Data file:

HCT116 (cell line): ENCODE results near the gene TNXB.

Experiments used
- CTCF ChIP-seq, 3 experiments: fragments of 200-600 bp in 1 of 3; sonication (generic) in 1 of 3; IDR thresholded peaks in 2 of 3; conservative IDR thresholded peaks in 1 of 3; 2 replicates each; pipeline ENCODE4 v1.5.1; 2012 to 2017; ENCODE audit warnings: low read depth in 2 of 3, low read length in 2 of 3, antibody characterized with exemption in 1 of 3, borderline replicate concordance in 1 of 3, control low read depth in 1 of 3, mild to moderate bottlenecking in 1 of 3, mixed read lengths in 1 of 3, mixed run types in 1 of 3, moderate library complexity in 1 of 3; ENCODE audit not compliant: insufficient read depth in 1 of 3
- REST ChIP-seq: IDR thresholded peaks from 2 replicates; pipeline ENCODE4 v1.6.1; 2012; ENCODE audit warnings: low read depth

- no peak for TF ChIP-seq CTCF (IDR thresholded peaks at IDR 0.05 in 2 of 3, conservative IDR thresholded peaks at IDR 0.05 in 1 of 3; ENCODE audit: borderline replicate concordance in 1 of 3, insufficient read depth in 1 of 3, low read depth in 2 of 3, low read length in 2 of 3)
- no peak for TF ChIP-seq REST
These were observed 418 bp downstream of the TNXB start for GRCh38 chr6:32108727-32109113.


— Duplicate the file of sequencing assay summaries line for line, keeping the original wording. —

HCT116 (cell line): ENCODE results near the gene TNXB.

Experiments used
- CTCF ChIP-seq, 3 experiments: fragments of 200-600 bp in 1 of 3; sonication (generic) in 1 of 3; IDR thresholded peaks in 2 of 3; conservative IDR thresholded peaks in 1 of 3; 2 replicates each; pipeline ENCODE4 v1.5.1; 2012 to 2017; ENCODE audit warnings: low read depth in 2 of 3, low read length in 2 of 3, antibody characterized with exemption in 1 of 3, borderline replicate concordance in 1 of 3, control low read depth in 1 of 3, mild to moderate bottlenecking in 1 of 3, mixed read lengths in 1 of 3, mixed run types in 1 of 3, moderate library complexity in 1 of 3; ENCODE audit not compliant: insufficient read depth in 1 of 3
- REST ChIP-seq: IDR thresholded peaks from 2 replicates; pipeline ENCODE4 v1.6.1; 2012; ENCODE audit warnings: low read depth

- no peak for TF ChIP-seq CTCF (IDR thresholded peaks at IDR 0.05 in 2 of 3, conservative IDR thresholded peaks at IDR 0.05 in 1 of 3; ENCODE audit: borderline replicate concordance in 1 of 3, insufficient read depth in 1 of 3, low read depth in 2 of 3, low read length in 2 of 3)
- no peak for TF ChIP-seq REST
These were observed 418 bp downstream of the TNXB start for GRCh38 chr6:32108727-32109113.